Postby Epsilon Delta » Tue Jun 18, 2013 4:44 pm

I'm looking at Roth IRA as an emergency fund and I believe there are some math errors in the "Case Study"

1) In Year 0 we have $15,000 in the 401(k) but in year 1 the starting balance in that account is $12,000
Year 0
401(k)
Fund Balance Allocated Toward
Stocks $15,000 Retirement

Year 1
401(k)
Fund Balance Allocated Toward Note
Stocks $12,000 Retirement Starting balance
Stocks + $15,000 Retirement Contribution
Stocks TOTAL $27,000 Retirement

ACCOUNT TOTAL $27,000

I believe the simplest fix is to change Year 0 as follows:
401(k)
Fund Balance Allocated Toward
Stocks $15,000$12,000 Retirement

Overall
Category Balance
Retirement $18,000$15,000
Emergency Fund $13,000
TOTAL $31,000$28,000

2) In year 3 the totals are wrong.
Overall
Category Balance
Retirement $73,000$70,500
Emergency Fund $13,000
TOTAL $84,000$83,500

3) in year 5 the totals are wrong
Category Balance
Retirement $127,500
Emergency Fund $12,000$13,000
TOTAL $139,500$140,500
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Re: Suggestions for the Wiki

Postby grabiner » Tue Jun 18, 2013 7:46 pm

Epsilon Delta wrote:I'm looking at Roth IRA as an emergency fund and I believe there are some math errors in the "Case Study"


Fixed. The next time I update these numbers, I'll copy the whole page onto a piece of paper and re-work all the numbers, so that I don't leave anything to miss the updates.
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Re: Suggestions for the Wiki

Postby Barry Barnitz » Tue Jun 18, 2013 7:52 pm

Epsilon Delta wrote:I'm looking at Roth IRA as an emergency fund and I believe there are some math errors in the "Case Study"


Thanks, check and verify if the figures are now correct: Roth IRA as an emergency fund - Bogleheads

regards,
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Re: Suggestions for the Wiki

Postby Epsilon Delta » Tue Jun 18, 2013 10:10 pm

Barry Barnitz wrote:
Epsilon Delta wrote:I'm looking at Roth IRA as an emergency fund and I believe there are some math errors in the "Case Study"


Thanks, check and verify if the figures are now correct: Roth IRA as an emergency fund - Bogleheads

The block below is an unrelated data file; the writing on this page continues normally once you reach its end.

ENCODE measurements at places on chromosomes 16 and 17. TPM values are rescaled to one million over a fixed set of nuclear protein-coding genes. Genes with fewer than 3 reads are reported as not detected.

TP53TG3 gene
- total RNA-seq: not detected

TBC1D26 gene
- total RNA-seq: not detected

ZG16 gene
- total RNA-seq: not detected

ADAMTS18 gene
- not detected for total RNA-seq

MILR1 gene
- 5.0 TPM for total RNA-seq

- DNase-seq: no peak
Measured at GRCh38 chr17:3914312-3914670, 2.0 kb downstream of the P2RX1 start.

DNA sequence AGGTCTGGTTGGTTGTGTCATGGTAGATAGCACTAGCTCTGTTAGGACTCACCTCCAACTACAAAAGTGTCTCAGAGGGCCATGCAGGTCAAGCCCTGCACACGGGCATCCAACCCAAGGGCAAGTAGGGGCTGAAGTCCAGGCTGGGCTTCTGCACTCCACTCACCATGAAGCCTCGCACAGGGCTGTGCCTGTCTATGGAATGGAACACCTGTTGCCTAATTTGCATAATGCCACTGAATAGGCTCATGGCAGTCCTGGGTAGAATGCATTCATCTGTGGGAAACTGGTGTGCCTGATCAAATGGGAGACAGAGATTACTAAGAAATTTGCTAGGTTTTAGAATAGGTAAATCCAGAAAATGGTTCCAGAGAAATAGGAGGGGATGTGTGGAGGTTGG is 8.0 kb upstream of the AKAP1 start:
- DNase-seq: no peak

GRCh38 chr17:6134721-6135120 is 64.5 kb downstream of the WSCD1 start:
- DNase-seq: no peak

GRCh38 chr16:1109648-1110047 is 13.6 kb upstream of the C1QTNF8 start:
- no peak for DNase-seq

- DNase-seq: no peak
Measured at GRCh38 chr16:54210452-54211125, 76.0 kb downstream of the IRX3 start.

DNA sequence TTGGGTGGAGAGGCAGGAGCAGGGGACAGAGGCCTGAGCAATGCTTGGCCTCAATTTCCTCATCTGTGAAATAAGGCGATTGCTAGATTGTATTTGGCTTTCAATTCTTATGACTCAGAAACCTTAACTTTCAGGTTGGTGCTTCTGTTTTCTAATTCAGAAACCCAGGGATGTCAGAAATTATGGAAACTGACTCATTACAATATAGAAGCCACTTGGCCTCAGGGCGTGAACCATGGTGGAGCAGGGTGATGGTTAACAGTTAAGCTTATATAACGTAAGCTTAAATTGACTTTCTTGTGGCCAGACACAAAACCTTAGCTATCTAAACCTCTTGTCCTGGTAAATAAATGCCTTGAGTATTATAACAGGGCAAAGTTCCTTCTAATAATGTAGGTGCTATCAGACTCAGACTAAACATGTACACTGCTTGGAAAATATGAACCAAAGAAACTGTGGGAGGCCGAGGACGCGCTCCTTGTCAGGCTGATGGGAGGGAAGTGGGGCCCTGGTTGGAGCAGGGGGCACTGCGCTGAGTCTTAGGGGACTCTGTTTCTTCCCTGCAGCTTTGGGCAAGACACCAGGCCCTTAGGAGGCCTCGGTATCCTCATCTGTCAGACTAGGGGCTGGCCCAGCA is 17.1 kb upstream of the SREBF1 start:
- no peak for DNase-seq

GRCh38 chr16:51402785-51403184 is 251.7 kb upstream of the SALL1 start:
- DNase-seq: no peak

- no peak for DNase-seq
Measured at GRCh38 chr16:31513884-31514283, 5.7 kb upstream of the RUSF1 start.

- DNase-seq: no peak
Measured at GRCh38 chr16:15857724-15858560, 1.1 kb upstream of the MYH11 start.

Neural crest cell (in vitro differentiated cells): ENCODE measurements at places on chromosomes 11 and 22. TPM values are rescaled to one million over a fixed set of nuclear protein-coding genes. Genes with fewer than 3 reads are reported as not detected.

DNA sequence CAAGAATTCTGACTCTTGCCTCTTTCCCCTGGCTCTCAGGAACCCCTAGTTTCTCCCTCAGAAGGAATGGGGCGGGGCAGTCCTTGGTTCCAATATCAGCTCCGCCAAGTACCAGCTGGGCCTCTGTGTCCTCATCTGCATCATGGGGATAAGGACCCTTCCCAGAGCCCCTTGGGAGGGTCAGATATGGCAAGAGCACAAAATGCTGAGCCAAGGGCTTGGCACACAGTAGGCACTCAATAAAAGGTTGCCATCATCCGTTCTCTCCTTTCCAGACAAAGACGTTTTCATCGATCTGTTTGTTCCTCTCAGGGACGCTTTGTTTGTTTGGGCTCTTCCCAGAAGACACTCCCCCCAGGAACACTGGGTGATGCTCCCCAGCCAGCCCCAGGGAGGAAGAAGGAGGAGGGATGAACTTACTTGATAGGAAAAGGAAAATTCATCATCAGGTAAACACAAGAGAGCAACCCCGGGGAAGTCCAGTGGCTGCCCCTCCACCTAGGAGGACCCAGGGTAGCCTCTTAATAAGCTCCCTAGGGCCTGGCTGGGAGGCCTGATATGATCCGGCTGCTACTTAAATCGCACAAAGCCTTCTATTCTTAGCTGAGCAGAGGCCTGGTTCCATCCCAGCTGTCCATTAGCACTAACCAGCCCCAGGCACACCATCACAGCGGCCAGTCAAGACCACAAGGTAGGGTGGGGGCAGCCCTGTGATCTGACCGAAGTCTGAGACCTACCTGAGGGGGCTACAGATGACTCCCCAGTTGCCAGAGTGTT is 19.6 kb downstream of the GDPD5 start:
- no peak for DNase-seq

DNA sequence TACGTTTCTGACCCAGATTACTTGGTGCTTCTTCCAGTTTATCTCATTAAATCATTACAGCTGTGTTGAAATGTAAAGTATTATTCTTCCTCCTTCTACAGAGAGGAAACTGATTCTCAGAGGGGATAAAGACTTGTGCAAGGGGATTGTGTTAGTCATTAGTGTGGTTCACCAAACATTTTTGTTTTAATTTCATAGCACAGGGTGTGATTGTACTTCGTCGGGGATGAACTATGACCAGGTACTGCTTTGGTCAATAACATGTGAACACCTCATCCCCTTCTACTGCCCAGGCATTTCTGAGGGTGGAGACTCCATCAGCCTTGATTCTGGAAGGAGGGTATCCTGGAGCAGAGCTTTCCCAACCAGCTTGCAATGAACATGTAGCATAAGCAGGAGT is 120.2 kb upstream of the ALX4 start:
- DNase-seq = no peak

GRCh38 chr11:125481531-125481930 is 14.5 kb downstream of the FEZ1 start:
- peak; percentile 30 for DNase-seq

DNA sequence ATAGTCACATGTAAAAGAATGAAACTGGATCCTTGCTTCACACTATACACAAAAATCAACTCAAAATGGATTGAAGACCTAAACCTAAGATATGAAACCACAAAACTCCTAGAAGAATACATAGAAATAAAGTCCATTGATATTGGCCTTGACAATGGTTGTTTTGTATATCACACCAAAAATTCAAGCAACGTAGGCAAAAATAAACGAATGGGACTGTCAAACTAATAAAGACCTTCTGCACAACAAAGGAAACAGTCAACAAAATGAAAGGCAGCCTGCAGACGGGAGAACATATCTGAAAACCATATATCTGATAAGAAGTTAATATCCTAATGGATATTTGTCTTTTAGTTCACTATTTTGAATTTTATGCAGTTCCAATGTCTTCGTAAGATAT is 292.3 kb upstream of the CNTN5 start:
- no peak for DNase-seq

regards,

That was a quick turn around. Looks good now.
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Fund name error on Lazy Portfolio wiki

Postby patelbhavesh » Fri Jun 28, 2013 11:10 am

I think there is an error on the wiki page http://www.bogleheads.org/wiki/Lazy_Portfolios where in the admiral shares of "Vanguard Total International Stock Index Fund " are listed under the symbol VGIAX.But the link to it points to VTIAX which is the correct symbol.
Someone could make a mistake by copy pasting the wrong symbol so it would be helpful if this can be fixed asap.
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Re: Fund name error on Lazy Portfolio wiki

Postby grabiner » Fri Jun 28, 2013 7:49 pm

Typo fixed.
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Re: Suggestions for the Wiki

Postby LadyGeek » Fri Jun 28, 2013 7:53 pm

FYI - I merged the above posts into this thread, which is located in the Local Chapters and Bogleheads Community forum as a sticky.

Also, thanks for the correction. This is no big deal, I'm just organizing. We appreciate suggestions no matter where they're posted. :thumbsup
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Re: Suggestions for the Wiki

Postby Duckie » Fri Jun 28, 2013 8:20 pm

Found another one (VGIAX) under Core four portfolios.
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Re: Suggestions for the Wiki

Postby grabiner » Fri Jun 28, 2013 8:35 pm

Duckie wrote:Found another one (VGIAX) under Core four portfolios.


And fixed again; I did a search for VGIAX on the wiki, and the other two references to it are correct (Growth&Income Admiral shares).
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Re: Suggestions for the Wiki

Postby zebrafish » Sun Jul 07, 2013 7:17 pm